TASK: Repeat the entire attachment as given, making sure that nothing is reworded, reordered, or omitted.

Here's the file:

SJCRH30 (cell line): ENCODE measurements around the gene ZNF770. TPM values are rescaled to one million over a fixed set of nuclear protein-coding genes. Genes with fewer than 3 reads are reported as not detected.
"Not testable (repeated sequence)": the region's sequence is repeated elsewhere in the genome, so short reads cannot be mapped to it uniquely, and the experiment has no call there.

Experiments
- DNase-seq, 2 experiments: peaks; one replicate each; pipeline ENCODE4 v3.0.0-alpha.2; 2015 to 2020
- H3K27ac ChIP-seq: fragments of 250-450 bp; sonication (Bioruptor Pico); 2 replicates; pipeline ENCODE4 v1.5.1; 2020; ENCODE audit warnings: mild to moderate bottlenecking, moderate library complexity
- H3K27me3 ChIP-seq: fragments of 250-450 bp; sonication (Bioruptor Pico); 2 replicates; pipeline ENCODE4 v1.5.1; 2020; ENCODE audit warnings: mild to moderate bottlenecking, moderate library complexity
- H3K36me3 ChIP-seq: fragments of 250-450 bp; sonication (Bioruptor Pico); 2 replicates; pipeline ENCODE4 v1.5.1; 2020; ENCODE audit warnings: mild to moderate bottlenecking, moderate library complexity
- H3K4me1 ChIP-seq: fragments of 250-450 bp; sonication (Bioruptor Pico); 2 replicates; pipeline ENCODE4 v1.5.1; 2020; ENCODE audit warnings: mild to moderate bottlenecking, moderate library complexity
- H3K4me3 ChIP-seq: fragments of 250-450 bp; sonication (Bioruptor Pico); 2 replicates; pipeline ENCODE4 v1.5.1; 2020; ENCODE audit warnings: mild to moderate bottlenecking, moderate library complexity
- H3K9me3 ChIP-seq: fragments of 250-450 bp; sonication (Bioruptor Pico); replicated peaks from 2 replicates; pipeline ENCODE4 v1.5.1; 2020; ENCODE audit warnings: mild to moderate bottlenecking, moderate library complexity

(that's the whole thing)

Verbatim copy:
SJCRH30 (cell line): ENCODE measurements around the gene ZNF770. TPM values are rescaled to one million over a fixed set of nuclear protein-coding genes. Genes with fewer than 3 reads are reported as not detected.
"Not testable (repeated sequence)": the region's sequence is repeated elsewhere in the genome, so short reads cannot be mapped to it uniquely, and the experiment has no call there.

Experiments
- DNase-seq, 2 experiments: peaks; one replicate each; pipeline ENCODE4 v3.0.0-alpha.2; 2015 to 2020
- H3K27ac ChIP-seq: fragments of 250-450 bp; sonication (Bioruptor Pico); 2 replicates; pipeline ENCODE4 v1.5.1; 2020; ENCODE audit warnings: mild to moderate bottlenecking, moderate library complexity
- H3K27me3 ChIP-seq: fragments of 250-450 bp; sonication (Bioruptor Pico); 2 replicates; pipeline ENCODE4 v1.5.1; 2020; ENCODE audit warnings: mild to moderate bottlenecking, moderate library complexity
- H3K36me3 ChIP-seq: fragments of 250-450 bp; sonication (Bioruptor Pico); 2 replicates; pipeline ENCODE4 v1.5.1; 2020; ENCODE audit warnings: mild to moderate bottlenecking, moderate library complexity
- H3K4me1 ChIP-seq: fragments of 250-450 bp; sonication (Bioruptor Pico); 2 replicates; pipeline ENCODE4 v1.5.1; 2020; ENCODE audit warnings: mild to moderate bottlenecking, moderate library complexity
- H3K4me3 ChIP-seq: fragments of 250-450 bp; sonication (Bioruptor Pico); 2 replicates; pipeline ENCODE4 v1.5.1; 2020; ENCODE audit warnings: mild to moderate bottlenecking, moderate library complexity
- H3K9me3 ChIP-seq: fragments of 250-450 bp; sonication (Bioruptor Pico); replicated peaks from 2 replicates; pipeline ENCODE4 v1.5.1; 2020; ENCODE audit warnings: mild to moderate bottlenecking, moderate library complexity